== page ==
The brother-and-sister cartoonists draw on Greek myth for In Perpetuity (Top Shelf, Apr.), a supernatural noir set in an inverted version of Los Angeles.

How did you start Coin-Op Books, your self-publishing operation?

Peter: Around 1997, we got a call from Monte Beauchamp, who was editing Blab. He had seen our [joint] illustration work and asked if we wanted to try drawing comics, which we had never done before.

Maria: We thought, how hard could it be? As a cartoonist, once you start, you can’t stop.

Do you find you have to work differently for a graphic novel like In Perpetuity, as opposed to your shorter comics?

Peter: When we do shorter-form comics, generally the whole thing evolves in one big lump. With the longer ones, we write the story out in prose first, then adapt it into drawings. When we do that, 90% of the prose disappears.

Maria: What’s wonderful about making these longer books is that we’re making smaller, shorter comics simultaneously. We can pop between projects.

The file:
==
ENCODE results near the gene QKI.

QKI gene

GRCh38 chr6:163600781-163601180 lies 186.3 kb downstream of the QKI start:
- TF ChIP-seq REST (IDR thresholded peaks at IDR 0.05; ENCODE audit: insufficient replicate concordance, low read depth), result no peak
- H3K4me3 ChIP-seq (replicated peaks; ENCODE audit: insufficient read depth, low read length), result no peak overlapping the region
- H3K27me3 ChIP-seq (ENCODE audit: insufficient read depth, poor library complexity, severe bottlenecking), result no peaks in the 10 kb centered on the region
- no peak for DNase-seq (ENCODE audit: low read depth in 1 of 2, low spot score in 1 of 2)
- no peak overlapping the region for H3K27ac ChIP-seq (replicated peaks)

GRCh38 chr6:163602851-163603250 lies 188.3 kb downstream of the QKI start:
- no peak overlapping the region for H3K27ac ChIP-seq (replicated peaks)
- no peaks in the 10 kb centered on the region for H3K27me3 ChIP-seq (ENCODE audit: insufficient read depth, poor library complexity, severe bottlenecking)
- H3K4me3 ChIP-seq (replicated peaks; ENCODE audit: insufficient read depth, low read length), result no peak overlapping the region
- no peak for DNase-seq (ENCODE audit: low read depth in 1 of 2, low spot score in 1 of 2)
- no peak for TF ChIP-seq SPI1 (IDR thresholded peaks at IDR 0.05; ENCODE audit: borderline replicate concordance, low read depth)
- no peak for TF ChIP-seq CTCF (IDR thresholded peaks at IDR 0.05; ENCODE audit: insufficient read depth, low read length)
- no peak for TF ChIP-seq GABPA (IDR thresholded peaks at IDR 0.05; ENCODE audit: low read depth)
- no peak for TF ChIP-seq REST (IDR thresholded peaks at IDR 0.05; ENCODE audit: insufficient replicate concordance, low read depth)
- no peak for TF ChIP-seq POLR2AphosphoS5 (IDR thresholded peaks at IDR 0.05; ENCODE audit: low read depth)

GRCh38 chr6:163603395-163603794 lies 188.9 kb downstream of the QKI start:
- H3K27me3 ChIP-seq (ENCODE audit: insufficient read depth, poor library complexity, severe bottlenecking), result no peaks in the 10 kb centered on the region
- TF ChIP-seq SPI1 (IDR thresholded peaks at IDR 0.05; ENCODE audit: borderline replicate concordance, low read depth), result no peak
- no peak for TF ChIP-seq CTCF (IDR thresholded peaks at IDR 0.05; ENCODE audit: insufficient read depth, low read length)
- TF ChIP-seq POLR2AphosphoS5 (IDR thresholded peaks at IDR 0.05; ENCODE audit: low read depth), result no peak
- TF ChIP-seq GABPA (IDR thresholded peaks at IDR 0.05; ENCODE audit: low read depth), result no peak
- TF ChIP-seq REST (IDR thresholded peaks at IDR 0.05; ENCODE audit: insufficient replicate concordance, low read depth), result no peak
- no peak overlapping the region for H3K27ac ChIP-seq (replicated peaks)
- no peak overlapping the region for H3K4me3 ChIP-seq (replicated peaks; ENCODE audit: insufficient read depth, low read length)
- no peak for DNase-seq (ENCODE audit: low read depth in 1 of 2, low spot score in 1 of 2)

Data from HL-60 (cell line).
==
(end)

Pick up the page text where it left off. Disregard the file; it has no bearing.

How did you come up with the graphic novel’s version of an afterlife?

Peter: I wanted to retell the story of Orpheus and his trip to the afterworld. The inverse of L.A. is A.L., or “after life”—to make the afterlife a kind of shade version of Los Angeles seemed like something people could understand.
I also wanted to bring in a noir influence. In the film Out of the Past, Robert Mitchum is working at a gas station when somebody from his past shows up and drags him back into crime—Kirk Douglas and Jane Greer and a lot of gunplay. That appealed to me: the idea of fate, your past catching up to you. It’s also how the fable of Orpheus works.

What was your favorite thing to draw?

Maria: I love how the story toggles between the living world and the afterlife. The whole color scheme and mood changes.

Peter: In the Greek afterworld, it’s dark, they’re down in the Elysian Fields. But this is L.A., so it’d just be smoggy all the time. When there is a sun, it’s black.
It was fun to imagine how the afterlife would look and invent rules for it. It’s based on the Greek idea of the afterlife, which is that there’s no more sensual pleasure. There’s no food, there’s no procreation; you just kind of wander around. But since it’s L.A., you drive. There are bars where they serve glasses with nothing in them. There’s entertainment, but it’s not entertaining.

What do you find most challenging about making comics?

Maria: It becomes your life, but in the best way. What a strange, wonderful life you can have.
—Shaenon Garrity